Commissions as liability or expense?


I am going to pay commissions on sales. Each sale will generate a commission of $3, but the commissions will only be paid by-weekly. I would like to allocate commissions to a liability account, and then clear it periodically against an expense account to record the cost.

How can I allocate commissions? Should I do it on the sales invoice or in the payment? Since the payment goes to a cash account and the commission is not paid until later, it does not make sense to charge it when taking payment since the balance received should not get affected.

I haven’t figured out how to allocate this so any advice would be really appreciated.

1 Like

When does the commission become payable - when the sale is made or when the payment is received?
Who is the commission paid to - the customer, an employee, a third party?

Can you please be a little more precise, @whereskarlo? You have mixed together terminology on payments and balance received. And you mention payment going to a cash account, rather than being paid from one. (And what does an account being a cash account have to do with anything?) So perhaps you could describe exactly what you want happen, with numerical examples.

If worried about timing of expense then when commission is earned Dr commission expense / Cr commissions liability (could be a Journal entry). Later, when commission is paid Dr commissions liability / Cr Bank via payment transaction.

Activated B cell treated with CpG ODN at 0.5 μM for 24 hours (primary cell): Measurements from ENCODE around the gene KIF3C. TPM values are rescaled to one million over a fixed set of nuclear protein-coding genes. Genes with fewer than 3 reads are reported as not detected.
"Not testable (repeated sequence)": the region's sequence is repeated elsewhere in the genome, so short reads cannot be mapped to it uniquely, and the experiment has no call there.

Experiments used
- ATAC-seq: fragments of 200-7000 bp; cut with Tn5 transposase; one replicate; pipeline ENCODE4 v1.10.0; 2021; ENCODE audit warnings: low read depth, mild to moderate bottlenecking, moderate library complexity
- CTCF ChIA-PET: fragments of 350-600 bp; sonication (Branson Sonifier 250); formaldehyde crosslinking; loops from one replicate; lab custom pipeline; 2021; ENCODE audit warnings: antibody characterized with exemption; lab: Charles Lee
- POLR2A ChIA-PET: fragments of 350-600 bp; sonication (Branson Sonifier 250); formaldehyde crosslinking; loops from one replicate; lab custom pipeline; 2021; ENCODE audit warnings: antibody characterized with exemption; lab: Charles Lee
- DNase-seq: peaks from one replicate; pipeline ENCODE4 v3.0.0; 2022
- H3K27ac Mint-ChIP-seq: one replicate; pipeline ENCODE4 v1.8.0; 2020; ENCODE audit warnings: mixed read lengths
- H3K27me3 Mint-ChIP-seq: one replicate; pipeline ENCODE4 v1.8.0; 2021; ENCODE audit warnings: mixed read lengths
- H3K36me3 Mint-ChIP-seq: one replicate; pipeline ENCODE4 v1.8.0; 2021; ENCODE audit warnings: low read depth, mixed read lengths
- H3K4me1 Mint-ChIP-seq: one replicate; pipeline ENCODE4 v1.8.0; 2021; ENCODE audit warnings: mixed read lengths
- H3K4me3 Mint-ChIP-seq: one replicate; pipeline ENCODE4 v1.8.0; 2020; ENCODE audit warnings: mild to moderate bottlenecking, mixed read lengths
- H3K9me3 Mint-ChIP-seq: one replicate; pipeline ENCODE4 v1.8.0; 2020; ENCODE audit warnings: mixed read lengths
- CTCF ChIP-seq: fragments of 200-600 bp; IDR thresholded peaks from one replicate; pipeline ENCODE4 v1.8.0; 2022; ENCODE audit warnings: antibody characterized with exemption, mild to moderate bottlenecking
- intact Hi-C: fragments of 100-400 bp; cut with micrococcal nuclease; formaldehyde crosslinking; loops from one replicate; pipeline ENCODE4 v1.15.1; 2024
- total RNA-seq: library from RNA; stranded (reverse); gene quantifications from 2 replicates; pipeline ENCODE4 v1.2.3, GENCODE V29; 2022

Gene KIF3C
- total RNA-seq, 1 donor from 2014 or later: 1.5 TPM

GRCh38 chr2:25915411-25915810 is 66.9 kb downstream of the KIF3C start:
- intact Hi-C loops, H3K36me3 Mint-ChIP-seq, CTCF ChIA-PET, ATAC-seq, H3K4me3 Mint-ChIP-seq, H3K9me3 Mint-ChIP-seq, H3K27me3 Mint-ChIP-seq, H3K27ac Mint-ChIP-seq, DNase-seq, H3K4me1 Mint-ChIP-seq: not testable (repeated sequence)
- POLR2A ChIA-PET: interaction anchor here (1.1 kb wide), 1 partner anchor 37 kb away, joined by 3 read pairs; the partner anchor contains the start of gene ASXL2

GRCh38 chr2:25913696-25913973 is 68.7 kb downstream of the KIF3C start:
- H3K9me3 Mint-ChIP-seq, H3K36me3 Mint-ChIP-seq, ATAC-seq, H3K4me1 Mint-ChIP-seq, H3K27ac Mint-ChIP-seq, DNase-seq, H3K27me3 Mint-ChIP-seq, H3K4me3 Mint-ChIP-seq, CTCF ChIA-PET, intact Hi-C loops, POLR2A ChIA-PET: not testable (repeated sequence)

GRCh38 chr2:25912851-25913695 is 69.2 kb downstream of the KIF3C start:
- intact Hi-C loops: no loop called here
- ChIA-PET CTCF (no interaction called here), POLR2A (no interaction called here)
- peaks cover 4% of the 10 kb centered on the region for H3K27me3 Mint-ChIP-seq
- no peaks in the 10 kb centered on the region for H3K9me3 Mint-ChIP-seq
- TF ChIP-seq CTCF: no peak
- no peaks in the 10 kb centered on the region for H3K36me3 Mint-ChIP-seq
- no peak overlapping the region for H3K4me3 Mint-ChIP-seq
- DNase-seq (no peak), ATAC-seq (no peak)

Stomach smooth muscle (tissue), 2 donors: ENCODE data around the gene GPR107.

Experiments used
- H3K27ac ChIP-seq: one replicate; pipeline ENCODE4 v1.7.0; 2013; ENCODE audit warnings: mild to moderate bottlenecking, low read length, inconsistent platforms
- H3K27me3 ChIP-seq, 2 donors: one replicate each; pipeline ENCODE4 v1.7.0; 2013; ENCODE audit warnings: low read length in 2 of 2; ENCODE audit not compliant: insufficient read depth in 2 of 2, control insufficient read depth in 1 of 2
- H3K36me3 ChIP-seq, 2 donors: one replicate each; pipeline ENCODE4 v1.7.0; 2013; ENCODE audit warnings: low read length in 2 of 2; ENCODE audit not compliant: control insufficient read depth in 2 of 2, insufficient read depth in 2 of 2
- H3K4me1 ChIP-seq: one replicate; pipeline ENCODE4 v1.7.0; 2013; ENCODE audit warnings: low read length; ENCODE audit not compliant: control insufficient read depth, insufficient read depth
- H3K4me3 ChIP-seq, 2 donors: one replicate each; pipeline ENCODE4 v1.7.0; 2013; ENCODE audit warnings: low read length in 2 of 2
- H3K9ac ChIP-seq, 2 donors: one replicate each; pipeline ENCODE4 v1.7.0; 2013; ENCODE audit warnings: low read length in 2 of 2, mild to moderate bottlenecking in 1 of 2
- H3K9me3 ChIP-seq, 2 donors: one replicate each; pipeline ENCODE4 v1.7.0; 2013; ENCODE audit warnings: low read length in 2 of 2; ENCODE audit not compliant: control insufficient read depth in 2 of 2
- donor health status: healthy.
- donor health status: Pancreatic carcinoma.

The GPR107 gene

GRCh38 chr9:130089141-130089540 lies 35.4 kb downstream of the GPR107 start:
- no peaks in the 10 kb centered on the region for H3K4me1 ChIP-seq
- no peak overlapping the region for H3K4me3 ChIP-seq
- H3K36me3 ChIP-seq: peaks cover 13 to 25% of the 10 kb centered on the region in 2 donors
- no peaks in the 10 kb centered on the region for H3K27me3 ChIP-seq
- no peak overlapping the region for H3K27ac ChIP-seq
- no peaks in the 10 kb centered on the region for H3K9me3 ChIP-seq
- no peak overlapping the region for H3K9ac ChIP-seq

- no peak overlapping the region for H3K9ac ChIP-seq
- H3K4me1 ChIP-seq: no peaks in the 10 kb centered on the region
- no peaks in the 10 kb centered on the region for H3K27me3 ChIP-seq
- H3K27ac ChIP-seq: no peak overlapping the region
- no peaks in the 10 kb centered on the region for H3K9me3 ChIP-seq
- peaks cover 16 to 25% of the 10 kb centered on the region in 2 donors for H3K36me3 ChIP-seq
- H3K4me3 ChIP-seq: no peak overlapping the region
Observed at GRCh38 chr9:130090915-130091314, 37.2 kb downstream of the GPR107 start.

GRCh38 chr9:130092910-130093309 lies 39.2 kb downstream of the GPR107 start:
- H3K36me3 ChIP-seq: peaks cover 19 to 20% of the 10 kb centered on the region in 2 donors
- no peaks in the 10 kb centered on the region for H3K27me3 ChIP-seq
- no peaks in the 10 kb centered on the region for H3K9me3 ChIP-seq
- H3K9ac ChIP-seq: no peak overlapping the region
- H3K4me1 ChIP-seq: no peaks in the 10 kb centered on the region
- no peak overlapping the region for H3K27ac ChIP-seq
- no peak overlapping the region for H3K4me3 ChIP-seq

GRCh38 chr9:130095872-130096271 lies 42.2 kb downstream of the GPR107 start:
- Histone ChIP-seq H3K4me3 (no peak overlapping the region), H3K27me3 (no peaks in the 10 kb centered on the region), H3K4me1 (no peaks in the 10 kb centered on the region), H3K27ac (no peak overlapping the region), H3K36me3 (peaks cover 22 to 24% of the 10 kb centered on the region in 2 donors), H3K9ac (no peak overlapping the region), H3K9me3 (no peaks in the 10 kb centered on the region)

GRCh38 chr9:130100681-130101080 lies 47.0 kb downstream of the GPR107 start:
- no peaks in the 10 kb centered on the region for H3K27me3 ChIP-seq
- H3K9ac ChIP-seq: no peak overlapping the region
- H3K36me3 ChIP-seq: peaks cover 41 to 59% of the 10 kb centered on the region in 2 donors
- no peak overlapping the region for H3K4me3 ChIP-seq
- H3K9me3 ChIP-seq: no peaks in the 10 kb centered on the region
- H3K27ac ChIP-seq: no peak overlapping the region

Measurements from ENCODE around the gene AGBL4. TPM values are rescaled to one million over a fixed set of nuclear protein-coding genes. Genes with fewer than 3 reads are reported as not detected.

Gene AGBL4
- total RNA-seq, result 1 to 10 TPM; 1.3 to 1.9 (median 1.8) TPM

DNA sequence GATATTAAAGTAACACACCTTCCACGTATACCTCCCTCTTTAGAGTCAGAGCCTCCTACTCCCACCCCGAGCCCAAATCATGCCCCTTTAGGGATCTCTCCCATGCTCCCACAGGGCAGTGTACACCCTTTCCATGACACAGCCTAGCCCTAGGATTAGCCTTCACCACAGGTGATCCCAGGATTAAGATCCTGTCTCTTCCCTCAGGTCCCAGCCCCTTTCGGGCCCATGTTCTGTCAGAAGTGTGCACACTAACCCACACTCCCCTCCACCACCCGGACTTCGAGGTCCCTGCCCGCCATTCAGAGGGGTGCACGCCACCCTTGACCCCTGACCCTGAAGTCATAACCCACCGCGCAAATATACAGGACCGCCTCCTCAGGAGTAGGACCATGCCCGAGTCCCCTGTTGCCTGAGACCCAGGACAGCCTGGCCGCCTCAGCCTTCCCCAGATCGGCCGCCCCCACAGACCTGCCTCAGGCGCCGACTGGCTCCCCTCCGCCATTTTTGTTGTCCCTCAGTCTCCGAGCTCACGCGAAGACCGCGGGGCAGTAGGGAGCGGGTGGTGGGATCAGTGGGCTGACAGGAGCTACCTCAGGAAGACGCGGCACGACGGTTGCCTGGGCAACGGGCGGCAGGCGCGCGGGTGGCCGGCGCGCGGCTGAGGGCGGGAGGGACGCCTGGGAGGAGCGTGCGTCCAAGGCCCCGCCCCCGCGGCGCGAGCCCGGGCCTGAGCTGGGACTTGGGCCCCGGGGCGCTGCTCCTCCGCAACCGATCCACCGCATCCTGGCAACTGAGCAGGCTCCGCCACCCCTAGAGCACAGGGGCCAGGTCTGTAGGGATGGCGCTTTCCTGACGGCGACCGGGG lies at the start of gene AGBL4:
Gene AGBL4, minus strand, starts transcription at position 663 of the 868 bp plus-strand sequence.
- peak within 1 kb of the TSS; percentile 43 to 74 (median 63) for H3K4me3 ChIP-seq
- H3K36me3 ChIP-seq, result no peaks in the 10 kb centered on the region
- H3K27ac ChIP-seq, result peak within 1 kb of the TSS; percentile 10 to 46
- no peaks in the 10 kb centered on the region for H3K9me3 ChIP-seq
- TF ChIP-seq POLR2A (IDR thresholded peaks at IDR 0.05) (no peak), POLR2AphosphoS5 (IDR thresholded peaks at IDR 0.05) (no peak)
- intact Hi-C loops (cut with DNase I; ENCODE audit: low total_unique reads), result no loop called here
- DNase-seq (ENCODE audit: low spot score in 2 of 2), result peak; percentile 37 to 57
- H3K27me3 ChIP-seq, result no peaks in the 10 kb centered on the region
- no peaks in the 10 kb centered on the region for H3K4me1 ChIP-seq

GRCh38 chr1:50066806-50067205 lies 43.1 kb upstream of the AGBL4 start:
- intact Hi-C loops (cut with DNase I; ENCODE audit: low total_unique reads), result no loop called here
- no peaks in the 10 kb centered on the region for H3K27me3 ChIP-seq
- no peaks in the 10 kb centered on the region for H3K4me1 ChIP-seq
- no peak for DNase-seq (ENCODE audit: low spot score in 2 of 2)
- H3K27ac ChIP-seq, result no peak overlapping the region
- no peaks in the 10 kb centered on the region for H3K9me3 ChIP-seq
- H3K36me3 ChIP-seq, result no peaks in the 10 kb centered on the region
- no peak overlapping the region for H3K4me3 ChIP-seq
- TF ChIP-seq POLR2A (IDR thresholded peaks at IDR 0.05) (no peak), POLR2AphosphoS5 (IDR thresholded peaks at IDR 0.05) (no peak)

If you’re not worried about timing of commission expense and only recording when paid, then Payment would hit expense directly.

Thank you for the answers. Let me try to clarify.

I must pay a third party (sales agent) $3 for every sale of Widget A that he generates. Widget A happens to cost $20. If I sell 2 x Widget A for $40, I want to record I owe the sales agent $6. I would like this to be recorded into an appropriate liability account, so that I know how much I owe the sales agent. Periodically, I will pay the accumulated commission to the sales agent.

If the sales agent has generated $120 worth of sales of Widget A, I thus owe the sales agent $18 in commissions. When I decide to pay him $18, I want my liability to be reduced by $18 and my commissions expense account to be increased by $18.

Is there a way to record commissions like this in manager, and could it be recorded when the sale is recorded or does it require a separate entry? I was hoping to use a non-inventory item linked to the appropriate account to record commissions as they are earned by the sales agent, and pay them out later.

Thanks for the explanation. This is a straightforward situation. Begin with the understanding that your liability to the agent and your payment to them are not connected to the sale of Widget A from an accounting viewpoint, because they involve a different entity than the customer to whom you sold Widget A. So you cannot put the commission on the sales invoice. You also would not want to do that, because you do not want your customer to know about commission you owe or pay to a third party.

So, there are several steps. They are discussed under the assumption you are using accrual basis accounting:

  • Create your agent(s) as suppliers. You will be purchasing orders for Widget A from them.